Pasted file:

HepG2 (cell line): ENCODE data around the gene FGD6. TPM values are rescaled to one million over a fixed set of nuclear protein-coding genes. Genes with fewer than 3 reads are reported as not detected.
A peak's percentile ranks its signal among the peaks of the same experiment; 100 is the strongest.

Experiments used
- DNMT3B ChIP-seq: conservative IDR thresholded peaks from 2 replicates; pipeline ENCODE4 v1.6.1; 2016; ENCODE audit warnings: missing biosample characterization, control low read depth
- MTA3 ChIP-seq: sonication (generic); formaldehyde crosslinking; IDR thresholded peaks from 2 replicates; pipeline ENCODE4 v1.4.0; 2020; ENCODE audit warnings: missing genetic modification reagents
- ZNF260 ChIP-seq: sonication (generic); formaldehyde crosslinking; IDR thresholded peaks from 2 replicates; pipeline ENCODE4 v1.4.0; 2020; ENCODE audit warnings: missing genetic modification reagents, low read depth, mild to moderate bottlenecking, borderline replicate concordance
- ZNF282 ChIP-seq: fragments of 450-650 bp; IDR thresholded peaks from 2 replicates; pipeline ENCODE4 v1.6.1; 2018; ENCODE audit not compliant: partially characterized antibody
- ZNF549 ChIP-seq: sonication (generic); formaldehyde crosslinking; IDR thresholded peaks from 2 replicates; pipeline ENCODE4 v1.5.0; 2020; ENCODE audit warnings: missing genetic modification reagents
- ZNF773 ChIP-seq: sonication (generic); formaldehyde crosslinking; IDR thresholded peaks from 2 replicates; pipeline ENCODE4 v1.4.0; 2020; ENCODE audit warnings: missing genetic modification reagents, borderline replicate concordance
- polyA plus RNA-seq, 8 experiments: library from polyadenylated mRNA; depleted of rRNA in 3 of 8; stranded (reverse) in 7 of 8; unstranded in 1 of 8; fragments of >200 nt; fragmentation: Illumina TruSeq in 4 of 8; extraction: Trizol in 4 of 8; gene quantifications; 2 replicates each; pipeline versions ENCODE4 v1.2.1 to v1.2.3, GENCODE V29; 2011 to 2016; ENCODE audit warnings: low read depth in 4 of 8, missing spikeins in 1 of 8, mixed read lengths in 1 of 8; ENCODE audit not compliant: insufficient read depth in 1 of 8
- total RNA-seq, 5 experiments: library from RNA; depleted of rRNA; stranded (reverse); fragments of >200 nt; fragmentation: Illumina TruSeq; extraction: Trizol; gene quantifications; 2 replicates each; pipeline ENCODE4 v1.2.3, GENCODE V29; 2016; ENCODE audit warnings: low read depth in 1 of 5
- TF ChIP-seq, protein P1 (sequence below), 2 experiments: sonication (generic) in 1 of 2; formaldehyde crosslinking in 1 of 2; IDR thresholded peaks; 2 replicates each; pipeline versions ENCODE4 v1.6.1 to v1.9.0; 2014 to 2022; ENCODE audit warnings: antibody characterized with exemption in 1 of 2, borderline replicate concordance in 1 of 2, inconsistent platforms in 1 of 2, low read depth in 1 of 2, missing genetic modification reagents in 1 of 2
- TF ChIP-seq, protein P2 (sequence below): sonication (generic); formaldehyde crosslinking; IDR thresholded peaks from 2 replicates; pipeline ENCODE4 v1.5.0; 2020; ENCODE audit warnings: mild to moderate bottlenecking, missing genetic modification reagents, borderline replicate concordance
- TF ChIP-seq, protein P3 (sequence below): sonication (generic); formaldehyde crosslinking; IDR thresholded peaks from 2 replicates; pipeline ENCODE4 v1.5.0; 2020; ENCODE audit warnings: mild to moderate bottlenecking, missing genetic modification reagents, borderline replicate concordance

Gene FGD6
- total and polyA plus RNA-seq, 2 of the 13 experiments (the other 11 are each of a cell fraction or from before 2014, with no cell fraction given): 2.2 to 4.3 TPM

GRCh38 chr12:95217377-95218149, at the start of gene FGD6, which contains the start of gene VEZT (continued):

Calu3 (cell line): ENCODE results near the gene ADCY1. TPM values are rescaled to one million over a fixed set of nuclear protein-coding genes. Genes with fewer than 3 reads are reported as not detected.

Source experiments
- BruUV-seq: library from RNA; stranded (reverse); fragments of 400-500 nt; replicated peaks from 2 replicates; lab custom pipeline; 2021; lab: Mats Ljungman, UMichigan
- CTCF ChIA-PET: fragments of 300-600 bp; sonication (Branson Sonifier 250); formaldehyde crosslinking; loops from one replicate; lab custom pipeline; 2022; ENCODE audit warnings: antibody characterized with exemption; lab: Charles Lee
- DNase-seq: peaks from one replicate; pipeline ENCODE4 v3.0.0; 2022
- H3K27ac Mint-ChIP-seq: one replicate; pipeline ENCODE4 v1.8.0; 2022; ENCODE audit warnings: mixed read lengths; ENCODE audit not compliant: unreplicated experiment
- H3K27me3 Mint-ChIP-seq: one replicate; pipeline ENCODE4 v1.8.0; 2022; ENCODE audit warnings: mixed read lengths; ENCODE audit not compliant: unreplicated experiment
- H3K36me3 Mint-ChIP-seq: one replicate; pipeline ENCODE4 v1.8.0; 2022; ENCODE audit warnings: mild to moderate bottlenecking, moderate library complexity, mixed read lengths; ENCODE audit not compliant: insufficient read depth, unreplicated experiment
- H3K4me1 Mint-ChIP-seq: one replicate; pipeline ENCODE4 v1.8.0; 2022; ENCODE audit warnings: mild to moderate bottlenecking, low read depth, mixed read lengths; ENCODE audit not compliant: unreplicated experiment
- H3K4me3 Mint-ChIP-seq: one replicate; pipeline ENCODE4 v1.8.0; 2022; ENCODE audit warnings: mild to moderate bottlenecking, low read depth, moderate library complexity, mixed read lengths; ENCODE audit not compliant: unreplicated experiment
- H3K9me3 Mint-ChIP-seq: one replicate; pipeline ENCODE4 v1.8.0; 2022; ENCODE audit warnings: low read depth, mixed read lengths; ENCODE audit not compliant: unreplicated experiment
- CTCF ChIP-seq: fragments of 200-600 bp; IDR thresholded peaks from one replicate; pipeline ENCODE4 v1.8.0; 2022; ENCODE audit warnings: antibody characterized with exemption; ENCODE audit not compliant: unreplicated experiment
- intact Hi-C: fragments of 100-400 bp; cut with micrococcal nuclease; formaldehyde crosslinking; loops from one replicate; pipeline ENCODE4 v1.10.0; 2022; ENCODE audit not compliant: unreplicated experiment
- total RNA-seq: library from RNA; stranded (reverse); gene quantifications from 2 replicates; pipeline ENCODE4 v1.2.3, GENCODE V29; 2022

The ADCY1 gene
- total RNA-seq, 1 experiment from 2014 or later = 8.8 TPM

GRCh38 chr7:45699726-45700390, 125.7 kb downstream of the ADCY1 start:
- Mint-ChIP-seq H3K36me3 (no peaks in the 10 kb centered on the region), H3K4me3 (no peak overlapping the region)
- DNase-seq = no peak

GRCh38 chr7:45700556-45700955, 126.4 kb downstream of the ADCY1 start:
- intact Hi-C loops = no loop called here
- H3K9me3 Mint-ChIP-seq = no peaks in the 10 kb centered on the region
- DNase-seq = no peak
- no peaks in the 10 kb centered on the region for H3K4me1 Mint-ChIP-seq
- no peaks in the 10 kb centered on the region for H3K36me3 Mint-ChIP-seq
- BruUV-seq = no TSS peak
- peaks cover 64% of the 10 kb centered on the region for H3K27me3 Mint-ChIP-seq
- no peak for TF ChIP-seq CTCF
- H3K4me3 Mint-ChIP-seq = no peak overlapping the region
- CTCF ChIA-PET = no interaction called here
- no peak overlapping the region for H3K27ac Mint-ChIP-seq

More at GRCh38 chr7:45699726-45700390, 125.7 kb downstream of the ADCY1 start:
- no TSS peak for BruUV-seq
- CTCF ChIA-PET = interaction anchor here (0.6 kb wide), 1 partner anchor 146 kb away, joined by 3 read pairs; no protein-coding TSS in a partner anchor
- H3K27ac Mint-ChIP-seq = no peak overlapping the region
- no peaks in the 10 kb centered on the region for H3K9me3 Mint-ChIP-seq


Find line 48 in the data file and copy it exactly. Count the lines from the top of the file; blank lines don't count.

- no peak overlapping the region for H3K27ac Mint-ChIP-seq